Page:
It’s 2 a.m. and I’m sitting in bed sweaty... there’s molasses everywhere. I played hard with the boys last night and it caught up to me.
Out of context, that sounds like a strange night. For a child growing up with type 1 diabetes, this was part of the world I knew. On a few occasions, I can vividly recall waking up to one of my parents standing next to me with a look of desperation and fear as their child comes out of a diabetic coma. And molasses all over the place.
It’s not often that I share my experiences about growing up with type 1 diabetes because - and it took me awhile to realize this - I’ve never wanted it to be seen as an excuse for anything or for others to pity me. I was just another kid with my own set of challenges and I couldn’t change the cards in my hand, so I just dealt with it.
Growing up as a child with diabetes since the age of 3 was certainly interesting. I was on strict diets, had to prick my finger several times a day to check blood sugars and took needles to deliver insulin. When high school came around, having to sneak away in to the boys washroom to take a needle without being seen certainly didn’t help with the need to fit in and be normal during…. like… the most important part of your life. Let’s just say that I had a few awkward run ins while leaning over the counter with a needle in my arm.
And while dealing with diabetes as a child was certainly difficult, only now as a parent am I able to appreciate what my own parents had to endure. We all know how hectic parenthood can be with afterschool sports, homework, daycare schedules, and preparing dinner with a "hangry" 3-year-old clawing at your legs. Add to this mix the parents who are constantly second guessing themselves and needing to ensure that their crying child isn’t just hangry, but maybe is having a diabetic reaction or any other type of health complication!
One thing that I’ve been able to reflect on in my adulthood is that I took for granted the things my parents did for me – truly. Outside of everyday diabetic care, the competitive sports I played several times a week required a high level of energy and organization from my parents. On top of the normal scheduling required, they also needed to ensure that diabetic supplies were on hand and that my blood sugars were always where they needed to be before, during, and after sports.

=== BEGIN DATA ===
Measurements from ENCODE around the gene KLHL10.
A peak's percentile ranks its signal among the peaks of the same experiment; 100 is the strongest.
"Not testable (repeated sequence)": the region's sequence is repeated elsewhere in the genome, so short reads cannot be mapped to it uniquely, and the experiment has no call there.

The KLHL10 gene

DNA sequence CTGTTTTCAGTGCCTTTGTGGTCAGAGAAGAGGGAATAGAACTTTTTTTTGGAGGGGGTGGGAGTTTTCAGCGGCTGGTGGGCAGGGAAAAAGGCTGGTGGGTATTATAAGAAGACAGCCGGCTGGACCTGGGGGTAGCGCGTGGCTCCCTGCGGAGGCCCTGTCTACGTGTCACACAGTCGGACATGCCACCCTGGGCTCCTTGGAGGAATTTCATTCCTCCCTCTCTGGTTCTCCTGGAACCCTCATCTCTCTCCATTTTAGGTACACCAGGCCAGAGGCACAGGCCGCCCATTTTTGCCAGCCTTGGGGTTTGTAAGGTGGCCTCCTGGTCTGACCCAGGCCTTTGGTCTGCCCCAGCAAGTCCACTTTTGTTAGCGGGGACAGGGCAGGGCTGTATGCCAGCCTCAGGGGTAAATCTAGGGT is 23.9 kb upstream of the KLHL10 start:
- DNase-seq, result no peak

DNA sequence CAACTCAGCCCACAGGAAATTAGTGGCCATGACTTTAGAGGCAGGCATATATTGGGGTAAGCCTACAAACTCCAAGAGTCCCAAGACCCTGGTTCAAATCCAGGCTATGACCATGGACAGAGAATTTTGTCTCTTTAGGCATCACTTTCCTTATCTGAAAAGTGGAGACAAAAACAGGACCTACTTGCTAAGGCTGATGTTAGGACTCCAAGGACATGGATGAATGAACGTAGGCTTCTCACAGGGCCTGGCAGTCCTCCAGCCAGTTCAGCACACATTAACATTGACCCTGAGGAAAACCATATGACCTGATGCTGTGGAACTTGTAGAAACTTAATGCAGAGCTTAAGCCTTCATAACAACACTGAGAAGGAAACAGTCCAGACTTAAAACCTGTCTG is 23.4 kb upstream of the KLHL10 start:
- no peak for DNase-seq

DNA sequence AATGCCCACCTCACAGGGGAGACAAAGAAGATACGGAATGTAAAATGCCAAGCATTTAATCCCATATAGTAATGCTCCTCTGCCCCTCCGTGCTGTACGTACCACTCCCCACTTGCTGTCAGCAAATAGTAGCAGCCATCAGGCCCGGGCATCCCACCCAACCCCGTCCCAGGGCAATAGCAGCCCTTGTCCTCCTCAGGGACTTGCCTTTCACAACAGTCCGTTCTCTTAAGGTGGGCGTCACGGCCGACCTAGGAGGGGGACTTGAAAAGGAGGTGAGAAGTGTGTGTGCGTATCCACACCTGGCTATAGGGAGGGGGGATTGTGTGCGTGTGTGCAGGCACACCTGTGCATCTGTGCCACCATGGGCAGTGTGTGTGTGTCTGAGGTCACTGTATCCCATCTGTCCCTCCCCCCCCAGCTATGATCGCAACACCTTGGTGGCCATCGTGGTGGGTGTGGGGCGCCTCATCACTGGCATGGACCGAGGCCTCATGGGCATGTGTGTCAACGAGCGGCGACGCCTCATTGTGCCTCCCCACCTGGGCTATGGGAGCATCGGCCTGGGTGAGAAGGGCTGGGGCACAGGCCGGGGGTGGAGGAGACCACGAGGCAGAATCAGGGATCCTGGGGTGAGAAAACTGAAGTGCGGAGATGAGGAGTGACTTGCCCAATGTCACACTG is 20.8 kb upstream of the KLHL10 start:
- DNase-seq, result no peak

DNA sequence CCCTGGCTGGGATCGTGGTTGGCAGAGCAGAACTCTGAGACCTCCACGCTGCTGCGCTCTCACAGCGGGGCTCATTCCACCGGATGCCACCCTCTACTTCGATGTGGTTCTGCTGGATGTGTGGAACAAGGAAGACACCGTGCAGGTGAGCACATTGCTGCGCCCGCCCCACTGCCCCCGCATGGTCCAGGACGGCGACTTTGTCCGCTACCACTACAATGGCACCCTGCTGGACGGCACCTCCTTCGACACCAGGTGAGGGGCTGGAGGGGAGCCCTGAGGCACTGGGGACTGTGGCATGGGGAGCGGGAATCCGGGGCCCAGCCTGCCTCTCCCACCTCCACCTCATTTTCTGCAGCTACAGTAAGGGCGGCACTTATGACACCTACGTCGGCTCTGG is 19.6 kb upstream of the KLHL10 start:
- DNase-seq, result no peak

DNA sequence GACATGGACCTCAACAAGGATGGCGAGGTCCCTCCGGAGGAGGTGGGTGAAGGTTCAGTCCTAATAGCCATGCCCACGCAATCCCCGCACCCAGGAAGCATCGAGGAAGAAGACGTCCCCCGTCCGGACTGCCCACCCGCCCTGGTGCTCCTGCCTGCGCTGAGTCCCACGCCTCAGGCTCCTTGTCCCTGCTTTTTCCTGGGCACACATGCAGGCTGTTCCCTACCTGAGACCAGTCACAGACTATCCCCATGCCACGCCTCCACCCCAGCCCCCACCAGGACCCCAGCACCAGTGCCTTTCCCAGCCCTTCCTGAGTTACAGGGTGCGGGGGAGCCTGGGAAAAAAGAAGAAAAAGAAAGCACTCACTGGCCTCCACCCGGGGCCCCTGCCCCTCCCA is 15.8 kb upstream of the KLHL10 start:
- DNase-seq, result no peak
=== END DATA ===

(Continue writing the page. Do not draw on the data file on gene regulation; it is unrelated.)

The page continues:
Now, as father to a 3-year-old with a severe peanut allergy, I can begin to appreciate what is means to care for a child who has a health concern. Tristan, my boy, is an energetic kid who (like many other children) loves to run ahead of mom and dad in order to get to the playground a few seconds faster.
For most parents this wouldn’t be a concern. For a parent with a child who is anaphylactic to peanuts, it elicits a bit of anxiety with the uncertainty of what that kid in the red sweater walking towards Tristan is eating. Or whether that girl who just went down the slide with Tristan has peanut butter & jelly hands from the sandwich she ate on the way to the park. I keep having to tell myself "just keep an eye on him Colin, he’s good". Sounds pretty paranoid, doesn’t it?
When my wife and I decided that have kids, our thoughts about the type of parents we would be were much different. We never thought we'd be the parents who keep an overly vigilant eye and ear out for our child whenever we go out in public. We’ve rushed him to the hospital once already after (very) light contact with peanuts, and it’s something I would really like to avoid a second time.
Parenthood presents different challenges for us all. Not one dad here can fully relate to another’s challenges or their family’s situation, and yet can offer support just the same – we are all very much different, but all share the same responsibility and love for our children.